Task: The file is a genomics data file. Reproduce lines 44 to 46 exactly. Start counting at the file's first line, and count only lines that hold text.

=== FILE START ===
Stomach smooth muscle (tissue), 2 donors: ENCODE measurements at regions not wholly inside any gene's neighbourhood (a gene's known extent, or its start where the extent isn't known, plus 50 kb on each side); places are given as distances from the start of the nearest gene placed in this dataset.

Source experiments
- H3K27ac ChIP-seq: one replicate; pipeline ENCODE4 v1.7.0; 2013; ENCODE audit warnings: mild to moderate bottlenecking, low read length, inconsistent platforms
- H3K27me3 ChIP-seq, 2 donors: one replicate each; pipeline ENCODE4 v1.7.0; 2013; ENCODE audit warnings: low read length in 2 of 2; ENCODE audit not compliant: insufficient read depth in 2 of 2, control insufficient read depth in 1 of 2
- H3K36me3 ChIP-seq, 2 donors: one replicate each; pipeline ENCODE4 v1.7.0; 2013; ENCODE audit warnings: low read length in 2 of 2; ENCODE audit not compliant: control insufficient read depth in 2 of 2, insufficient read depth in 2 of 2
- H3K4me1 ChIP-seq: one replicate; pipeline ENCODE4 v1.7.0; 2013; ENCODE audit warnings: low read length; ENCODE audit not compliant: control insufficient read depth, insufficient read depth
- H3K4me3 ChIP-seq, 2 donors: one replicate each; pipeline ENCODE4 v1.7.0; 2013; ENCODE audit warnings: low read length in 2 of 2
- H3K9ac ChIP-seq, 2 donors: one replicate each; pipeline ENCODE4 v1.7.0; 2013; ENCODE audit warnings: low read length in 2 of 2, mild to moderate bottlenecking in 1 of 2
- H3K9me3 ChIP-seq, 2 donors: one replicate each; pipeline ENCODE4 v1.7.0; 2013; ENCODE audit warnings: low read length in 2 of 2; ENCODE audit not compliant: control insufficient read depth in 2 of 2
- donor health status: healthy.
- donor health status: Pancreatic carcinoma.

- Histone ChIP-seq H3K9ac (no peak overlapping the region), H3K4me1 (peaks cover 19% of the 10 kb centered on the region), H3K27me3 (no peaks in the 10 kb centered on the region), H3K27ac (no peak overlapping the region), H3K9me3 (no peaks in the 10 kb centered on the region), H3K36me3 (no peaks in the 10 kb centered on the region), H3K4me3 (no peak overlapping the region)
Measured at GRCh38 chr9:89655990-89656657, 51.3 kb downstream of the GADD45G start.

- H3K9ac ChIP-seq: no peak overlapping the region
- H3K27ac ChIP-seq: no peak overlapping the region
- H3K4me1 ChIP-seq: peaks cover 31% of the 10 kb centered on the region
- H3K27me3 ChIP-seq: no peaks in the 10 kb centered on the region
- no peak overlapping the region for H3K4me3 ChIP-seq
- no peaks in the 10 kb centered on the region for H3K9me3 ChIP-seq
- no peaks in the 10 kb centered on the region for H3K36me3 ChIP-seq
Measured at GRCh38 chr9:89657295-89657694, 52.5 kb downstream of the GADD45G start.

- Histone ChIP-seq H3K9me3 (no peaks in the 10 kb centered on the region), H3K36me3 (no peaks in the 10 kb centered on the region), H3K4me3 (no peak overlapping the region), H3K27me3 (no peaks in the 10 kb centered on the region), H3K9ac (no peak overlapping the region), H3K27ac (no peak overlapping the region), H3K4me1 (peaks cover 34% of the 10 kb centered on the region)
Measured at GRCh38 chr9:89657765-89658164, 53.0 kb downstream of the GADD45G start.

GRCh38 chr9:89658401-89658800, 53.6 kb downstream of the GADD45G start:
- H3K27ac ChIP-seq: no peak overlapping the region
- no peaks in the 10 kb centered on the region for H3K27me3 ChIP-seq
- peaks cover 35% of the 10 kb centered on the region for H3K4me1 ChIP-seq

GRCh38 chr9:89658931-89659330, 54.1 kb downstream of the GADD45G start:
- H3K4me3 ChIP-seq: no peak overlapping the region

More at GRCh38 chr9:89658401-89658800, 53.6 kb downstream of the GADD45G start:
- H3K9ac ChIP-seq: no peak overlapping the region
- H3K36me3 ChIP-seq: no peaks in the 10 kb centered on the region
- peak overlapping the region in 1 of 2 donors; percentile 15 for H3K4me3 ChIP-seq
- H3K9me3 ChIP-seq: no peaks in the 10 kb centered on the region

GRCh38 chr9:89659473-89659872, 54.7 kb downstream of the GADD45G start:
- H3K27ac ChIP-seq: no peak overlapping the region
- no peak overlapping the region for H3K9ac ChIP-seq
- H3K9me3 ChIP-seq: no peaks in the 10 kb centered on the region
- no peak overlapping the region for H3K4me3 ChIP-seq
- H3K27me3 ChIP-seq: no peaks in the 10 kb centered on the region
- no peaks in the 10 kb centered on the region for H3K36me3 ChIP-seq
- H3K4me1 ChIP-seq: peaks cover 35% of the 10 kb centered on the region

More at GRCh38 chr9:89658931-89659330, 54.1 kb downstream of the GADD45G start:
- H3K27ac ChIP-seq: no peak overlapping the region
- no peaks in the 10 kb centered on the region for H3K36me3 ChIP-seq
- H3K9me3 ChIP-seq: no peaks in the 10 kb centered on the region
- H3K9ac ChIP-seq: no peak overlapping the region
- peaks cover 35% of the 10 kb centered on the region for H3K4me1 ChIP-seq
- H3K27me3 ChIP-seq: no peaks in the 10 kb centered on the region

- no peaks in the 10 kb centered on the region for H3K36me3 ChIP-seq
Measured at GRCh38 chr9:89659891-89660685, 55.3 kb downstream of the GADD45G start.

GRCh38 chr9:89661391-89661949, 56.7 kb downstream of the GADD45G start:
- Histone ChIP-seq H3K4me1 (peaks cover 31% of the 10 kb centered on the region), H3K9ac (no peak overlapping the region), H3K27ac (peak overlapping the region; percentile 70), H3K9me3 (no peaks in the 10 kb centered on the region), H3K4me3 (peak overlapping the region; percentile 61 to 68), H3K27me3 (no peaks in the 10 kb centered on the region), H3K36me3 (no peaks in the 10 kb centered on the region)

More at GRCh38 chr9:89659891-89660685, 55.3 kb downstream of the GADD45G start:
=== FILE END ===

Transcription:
- H3K27ac ChIP-seq: no peak overlapping the region
- no peaks in the 10 kb centered on the region for H3K36me3 ChIP-seq
- H3K9me3 ChIP-seq: no peaks in the 10 kb centered on the region